Rockstar professor Brian Cox sees the future in science

The populariser and academic is heir apparent to David Attenborough

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Brian Cox, face of physics, is in his element. He is leading a two-day science event at St Paul’s Way Trust School in east London, conveying the joys of science to hundreds of enthusiastic teenagers in lectures, workshops and one-to-one encounters.

After Professor Cox has delivered a lucid opening lecture about the origins of the universe, answered questions such as “what came before the universe?” and obliged one or two students who want to take selfies with him, he and I retreat to a quiet room where we can talk about his multi-faceted career.

He is a physics professor at the University of Manchester where he lectures to undergraduates and carries out research. He is a stellar presenter of television science programmes. And, as Royal Society professor of public understanding of science, he promotes science to the people young and old.

In conversation Prof Cox, 47, maintains a serene demeanour with an almost-smile playing on his face. Gentle northern vowels decorate his mellifluous voice, a legacy of a middle class upbringing in Greater Manchester. He attended the private Hulme Grammar School before going on to study physics at the University of Manchester, where his academic career has always been based. He is wearing his signature outfit of black T-shirt beneath a grey jacket and jeans.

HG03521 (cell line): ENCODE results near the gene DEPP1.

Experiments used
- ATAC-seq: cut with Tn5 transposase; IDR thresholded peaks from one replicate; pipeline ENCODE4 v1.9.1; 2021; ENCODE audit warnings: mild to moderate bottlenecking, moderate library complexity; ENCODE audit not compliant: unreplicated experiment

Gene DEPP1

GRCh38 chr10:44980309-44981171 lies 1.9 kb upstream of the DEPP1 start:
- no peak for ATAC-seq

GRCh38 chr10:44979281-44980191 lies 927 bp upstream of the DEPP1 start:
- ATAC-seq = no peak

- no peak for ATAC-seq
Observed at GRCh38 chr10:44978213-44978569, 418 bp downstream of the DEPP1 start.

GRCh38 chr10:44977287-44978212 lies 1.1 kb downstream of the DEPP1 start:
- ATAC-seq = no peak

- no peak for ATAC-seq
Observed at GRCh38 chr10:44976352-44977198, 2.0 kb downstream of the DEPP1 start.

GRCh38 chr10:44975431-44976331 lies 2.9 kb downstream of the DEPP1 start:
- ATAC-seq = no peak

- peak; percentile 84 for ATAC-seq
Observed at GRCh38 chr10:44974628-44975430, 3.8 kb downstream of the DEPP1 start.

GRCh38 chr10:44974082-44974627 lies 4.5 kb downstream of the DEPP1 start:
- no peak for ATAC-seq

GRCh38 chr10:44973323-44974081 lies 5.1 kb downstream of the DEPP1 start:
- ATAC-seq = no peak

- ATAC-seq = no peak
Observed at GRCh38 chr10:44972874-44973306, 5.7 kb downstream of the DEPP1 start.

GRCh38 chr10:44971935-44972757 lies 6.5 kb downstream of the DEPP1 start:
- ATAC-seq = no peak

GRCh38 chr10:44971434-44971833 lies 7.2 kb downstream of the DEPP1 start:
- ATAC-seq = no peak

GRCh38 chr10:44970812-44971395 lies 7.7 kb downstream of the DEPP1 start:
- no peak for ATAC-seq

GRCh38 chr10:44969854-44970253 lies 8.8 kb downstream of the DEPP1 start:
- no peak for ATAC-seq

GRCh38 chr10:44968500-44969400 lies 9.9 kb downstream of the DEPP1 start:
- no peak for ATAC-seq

With all the conflicting demands on his time, Prof Cox has no doubt where the priority lies: the university. “I’m a professor there and I like lecturing and teaching undergraduates,” he says. “I also enjoy doing research.”

He made his academic name in particle physics. That means trying to understand the universe by smashing together atoms and their subatomic components at (almost) the speed of light, and analysing the plethora of particles that emerge from the minuscule fireballs created by the collisions. Prof Cox has worked in large research groups at high-energy physics centres such as DESY in Germany, Fermilab in the US and above all at Cern, the European lab outside Geneva where he is involved in experimental work on the Large Hadron Collider, the world’s most powerful atom smasher.

But recently the academic side of Prof Cox has been seduced by the smaller-scale joys of theoretical as opposed to experimental physics. “The last paper I published was on an esoteric subject: ‘Manifest causality in quantum field theory’. It came out of a popular book I wrote on the Quantum Universe and from some of my public lectures.”

The paper focuses on the one aspect of ‘quantum weirdness’, the counterintuitive fact that “when you do something in one part of the universe, the rest of the universe has in some sense to be aware instantly of that change,” he explains. “We haven’t solved the problem but it’s the beginning of developing an answer.”

As a physicist Prof Cox likes working in a small group of colleagues who can talk deep theory around a blackboard — and he promises more theoretical work to come. He wishes he were better at maths but believes he can deliver physical insights, with the help of postdocs who do the harder calculations.

“I am not a natural mathematician but few people are. I am not a natural keyboard player and few people are,” he says — alluding to his role in the successful pop rock group D: Ream in the 1990s.